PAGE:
Most practices run a series of both recurring promotions, such as a Free Screening offer in the monthly newsletters, and seasonal offers to encourage patients to come to PT. Sometimes this marketing strategy works, and other times you may only get one or two patients who take advantage of the offer. What makes a campaign successful and drive patients to book an appointment for physical therapy? Take a look at these key considerations in creating your next PT promotion.
Use your retail shopper hat here. If an item is worth $10, it is better to say “Save 20%” or “Save $2”? Two dollars sounds small—the price of a coffee or a candy bar. But, “Save 20%” sounds like big savings, even if it is the same discount. Think about your promotion as a savvy shopper and go for the sticker sell.
For a discount of $20 off a personal training session, which normally costs $60, your promotion should say “30% Off a Personal Training Session”. A good rule of thumb is to always choose either the dollar value or percent savings with the larger number (ie. 30% is greater than $20).
Offering something for “free” doesn’t necessarily correlate to a savings or discount to your patients—unless they know the full price value of the service. If you would normally charge $35 for a 15-minute free screening, market the $35 value of the free offer. “Get One Free Screening, a $35 value” gives quantifiable weight to your standard promotion.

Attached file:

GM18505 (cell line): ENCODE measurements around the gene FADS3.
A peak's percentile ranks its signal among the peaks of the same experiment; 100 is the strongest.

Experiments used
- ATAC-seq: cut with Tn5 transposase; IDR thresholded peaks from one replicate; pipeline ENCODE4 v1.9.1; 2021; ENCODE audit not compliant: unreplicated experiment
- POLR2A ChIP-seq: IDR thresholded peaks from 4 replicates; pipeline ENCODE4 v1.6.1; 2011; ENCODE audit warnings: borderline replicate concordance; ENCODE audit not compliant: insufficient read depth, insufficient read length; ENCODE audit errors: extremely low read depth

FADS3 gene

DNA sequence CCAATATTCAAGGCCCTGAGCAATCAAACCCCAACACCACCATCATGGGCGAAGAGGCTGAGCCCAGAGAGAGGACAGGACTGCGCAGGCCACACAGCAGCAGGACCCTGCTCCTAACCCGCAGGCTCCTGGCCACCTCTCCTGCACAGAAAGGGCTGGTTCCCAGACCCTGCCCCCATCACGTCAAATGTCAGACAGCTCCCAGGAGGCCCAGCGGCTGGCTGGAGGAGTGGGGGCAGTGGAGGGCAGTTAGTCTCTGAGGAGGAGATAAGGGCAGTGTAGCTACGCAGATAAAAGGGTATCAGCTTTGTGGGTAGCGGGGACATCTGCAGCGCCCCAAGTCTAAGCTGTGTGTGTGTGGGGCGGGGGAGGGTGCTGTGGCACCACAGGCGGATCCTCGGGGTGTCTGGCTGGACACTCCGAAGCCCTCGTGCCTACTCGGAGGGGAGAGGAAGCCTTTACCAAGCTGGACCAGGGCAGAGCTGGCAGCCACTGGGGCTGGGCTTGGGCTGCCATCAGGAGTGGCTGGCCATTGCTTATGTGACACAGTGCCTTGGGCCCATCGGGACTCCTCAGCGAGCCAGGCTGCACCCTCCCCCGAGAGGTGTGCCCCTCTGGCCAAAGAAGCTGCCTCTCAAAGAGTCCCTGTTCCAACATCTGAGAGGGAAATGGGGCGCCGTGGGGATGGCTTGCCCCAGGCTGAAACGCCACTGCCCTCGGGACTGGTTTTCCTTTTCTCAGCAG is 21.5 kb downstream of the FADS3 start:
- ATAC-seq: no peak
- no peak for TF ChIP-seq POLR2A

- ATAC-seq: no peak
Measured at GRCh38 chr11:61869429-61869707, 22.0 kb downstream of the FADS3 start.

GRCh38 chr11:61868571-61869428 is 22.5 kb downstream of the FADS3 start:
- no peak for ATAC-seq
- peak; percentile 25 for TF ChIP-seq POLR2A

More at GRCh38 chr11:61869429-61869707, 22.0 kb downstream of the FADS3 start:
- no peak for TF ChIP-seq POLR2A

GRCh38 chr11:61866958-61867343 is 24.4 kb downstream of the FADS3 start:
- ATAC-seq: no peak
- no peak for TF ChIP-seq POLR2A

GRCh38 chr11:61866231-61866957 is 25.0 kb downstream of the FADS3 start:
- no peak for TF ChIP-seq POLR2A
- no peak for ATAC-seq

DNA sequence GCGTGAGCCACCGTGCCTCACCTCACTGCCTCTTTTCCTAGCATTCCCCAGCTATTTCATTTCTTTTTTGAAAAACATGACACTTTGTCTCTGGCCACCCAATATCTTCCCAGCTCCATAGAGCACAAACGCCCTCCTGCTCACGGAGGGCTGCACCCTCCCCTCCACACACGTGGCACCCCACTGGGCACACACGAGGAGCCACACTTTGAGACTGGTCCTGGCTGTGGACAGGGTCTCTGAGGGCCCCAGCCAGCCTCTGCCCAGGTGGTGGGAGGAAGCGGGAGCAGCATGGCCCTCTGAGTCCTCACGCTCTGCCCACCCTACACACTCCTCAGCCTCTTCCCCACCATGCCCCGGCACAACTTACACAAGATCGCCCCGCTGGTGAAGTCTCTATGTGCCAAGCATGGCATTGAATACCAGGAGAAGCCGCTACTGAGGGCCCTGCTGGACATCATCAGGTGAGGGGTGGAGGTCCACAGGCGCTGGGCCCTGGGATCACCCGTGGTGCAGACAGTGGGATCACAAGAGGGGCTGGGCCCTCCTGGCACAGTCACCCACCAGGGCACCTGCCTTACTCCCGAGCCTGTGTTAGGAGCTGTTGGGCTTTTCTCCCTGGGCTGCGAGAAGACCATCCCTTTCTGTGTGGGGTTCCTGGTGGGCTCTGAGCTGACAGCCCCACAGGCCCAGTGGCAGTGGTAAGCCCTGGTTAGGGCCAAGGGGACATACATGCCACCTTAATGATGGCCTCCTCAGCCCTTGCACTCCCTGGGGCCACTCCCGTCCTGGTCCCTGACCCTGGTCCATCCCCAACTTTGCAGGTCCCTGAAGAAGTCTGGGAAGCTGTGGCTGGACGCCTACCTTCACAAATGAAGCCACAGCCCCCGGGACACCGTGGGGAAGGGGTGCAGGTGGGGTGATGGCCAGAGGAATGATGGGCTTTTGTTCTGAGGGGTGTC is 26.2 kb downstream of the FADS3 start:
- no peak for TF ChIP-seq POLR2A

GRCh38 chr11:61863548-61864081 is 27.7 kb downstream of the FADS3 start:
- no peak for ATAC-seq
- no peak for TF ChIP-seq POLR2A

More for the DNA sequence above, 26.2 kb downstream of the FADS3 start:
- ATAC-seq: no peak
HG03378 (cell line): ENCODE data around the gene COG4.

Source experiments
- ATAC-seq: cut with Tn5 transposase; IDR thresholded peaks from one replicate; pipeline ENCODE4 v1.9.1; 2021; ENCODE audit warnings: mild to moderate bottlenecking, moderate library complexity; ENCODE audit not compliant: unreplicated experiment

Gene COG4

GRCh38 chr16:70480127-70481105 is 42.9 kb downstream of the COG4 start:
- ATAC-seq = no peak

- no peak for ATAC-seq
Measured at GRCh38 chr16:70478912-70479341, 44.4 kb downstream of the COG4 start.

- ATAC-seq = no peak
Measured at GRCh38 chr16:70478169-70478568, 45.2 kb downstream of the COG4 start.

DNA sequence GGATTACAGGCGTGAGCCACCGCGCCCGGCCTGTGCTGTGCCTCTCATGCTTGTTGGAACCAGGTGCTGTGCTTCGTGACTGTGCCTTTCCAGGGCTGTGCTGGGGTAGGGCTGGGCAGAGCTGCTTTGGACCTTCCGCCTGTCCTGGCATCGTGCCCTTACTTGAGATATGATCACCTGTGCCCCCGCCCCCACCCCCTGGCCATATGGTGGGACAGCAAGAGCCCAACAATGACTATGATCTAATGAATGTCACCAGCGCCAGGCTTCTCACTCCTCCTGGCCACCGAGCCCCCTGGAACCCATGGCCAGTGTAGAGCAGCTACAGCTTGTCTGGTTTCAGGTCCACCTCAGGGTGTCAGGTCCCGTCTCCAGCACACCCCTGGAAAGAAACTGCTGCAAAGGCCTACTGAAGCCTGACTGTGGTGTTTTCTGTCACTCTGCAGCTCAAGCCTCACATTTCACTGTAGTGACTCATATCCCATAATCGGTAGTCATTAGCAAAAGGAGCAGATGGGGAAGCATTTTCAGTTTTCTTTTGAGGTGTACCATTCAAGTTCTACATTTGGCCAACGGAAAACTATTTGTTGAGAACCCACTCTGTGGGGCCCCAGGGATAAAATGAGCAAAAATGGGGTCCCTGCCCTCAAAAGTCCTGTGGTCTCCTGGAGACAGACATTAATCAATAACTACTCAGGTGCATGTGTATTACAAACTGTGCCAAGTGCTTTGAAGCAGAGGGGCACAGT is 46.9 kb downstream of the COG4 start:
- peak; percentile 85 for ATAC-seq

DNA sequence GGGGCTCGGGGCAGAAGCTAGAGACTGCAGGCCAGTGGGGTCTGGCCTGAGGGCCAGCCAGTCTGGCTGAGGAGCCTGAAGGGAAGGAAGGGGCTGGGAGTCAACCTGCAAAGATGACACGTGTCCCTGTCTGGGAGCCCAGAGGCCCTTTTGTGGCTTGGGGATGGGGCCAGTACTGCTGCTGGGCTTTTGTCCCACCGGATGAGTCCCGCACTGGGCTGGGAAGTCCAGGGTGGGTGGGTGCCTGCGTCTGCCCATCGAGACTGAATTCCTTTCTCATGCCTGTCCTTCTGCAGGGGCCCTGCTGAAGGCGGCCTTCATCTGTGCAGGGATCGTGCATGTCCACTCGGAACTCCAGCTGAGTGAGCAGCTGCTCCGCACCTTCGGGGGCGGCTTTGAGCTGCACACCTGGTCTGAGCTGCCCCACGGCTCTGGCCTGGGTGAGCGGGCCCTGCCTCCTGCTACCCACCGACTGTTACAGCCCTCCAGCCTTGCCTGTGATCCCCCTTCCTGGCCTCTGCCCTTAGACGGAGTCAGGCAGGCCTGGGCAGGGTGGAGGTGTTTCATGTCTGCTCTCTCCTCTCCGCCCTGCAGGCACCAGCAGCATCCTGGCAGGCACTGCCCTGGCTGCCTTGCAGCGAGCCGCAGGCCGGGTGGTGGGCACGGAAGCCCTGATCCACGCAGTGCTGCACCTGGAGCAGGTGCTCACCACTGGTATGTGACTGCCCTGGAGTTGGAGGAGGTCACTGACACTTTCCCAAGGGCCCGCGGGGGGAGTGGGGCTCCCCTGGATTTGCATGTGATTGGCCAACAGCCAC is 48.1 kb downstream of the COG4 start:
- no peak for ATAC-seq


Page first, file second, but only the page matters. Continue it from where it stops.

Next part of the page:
It might sound too easy, but people inherently associate the color orange with savings. The prominence of orange in advertising, from car commercials to store sale stickers, has led our minds to psychologically associate the color with a discount. You can use orange subtly so as to not conflict with your brand and marketing style guide. Think about adding an orange flag to the corner of your marketing or a dashed, orange border around your coupon.
It can be tempting to add !! to EVERYTHING to draw attention to the offer. But extra punctuation and all caps doesn’t equal increased engagement or patient visits. You want your practice to maintain a professional voice and consistency in its marketing communications. Reference the advertisements for corporate services, high-end retailers etc. These promotions typically use a clean, readable font and standard grammar. Mirror these style guidelines for your promotions.
If you have a coupon or printed promotion, be sure to include your practice logo, name, and phone number so that the patient can call to redeem the offer. Even if this promotion is included with other marketing materials, the paper may become separated and thus needs to stand alone as an individual component. For digital promotions, such as social media or email offers, include a link to your appointment request form or contact us page to facilitate easy booking.
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